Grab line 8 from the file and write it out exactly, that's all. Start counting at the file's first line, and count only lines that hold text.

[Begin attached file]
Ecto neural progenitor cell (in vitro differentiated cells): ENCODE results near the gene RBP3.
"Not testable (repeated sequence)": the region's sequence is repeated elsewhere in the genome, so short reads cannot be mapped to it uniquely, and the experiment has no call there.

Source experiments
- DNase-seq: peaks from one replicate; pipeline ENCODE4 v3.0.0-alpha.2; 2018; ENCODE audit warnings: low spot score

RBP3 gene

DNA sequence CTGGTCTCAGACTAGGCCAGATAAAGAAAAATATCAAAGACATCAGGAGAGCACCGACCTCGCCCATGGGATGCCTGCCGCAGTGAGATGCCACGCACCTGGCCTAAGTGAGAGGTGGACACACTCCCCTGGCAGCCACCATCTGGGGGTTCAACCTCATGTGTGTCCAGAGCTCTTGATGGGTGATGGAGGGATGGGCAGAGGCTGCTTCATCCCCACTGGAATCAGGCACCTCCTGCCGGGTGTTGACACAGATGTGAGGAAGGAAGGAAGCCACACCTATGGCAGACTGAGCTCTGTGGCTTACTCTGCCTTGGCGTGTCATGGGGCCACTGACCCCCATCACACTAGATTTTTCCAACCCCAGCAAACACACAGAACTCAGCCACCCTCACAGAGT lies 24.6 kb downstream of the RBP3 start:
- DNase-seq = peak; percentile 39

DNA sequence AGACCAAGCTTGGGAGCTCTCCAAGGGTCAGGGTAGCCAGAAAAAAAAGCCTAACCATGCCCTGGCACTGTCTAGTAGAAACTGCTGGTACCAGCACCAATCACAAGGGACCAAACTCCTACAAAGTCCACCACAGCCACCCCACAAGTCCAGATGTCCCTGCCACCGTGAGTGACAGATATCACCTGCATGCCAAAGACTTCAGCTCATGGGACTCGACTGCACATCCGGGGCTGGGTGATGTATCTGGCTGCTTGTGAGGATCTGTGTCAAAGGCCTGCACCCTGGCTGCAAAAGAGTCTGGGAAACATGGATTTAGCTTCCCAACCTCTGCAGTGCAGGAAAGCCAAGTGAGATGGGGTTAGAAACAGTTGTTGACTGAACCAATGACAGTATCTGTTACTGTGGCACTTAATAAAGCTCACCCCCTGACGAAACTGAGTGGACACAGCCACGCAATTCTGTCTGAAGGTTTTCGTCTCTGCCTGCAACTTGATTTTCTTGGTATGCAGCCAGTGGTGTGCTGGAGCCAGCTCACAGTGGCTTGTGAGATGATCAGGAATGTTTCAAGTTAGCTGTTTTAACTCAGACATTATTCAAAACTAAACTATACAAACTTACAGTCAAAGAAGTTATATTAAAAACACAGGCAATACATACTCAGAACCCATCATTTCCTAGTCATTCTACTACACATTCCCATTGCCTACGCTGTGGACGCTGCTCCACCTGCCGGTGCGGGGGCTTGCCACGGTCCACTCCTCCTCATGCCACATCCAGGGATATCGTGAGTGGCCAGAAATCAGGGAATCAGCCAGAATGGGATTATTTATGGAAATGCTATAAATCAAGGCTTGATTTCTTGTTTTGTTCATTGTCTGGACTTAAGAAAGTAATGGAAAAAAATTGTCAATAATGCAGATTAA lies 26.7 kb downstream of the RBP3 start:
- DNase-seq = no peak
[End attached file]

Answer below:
DNA sequence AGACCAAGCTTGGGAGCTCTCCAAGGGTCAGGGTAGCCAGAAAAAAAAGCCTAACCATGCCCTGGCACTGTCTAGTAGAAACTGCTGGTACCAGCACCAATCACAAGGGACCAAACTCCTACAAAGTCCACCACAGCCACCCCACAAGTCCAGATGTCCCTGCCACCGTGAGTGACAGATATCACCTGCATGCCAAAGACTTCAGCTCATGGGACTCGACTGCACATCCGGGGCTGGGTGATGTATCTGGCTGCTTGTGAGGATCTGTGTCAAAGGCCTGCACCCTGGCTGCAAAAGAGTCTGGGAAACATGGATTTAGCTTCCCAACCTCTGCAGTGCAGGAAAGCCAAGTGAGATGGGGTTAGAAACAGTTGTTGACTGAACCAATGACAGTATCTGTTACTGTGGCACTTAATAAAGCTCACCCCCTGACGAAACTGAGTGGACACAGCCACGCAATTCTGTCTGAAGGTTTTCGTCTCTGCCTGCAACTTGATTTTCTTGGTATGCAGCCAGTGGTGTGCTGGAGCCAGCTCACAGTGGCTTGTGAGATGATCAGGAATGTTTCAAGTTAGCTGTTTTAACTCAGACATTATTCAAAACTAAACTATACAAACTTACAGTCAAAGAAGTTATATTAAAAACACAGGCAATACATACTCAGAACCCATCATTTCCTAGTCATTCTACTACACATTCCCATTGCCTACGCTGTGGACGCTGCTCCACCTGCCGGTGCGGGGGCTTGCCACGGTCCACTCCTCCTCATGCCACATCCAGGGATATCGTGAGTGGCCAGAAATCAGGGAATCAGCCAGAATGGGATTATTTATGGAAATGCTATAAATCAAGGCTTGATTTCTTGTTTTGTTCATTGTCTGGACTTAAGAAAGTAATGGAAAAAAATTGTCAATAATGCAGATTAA lies 26.7 kb downstream of the RBP3 start: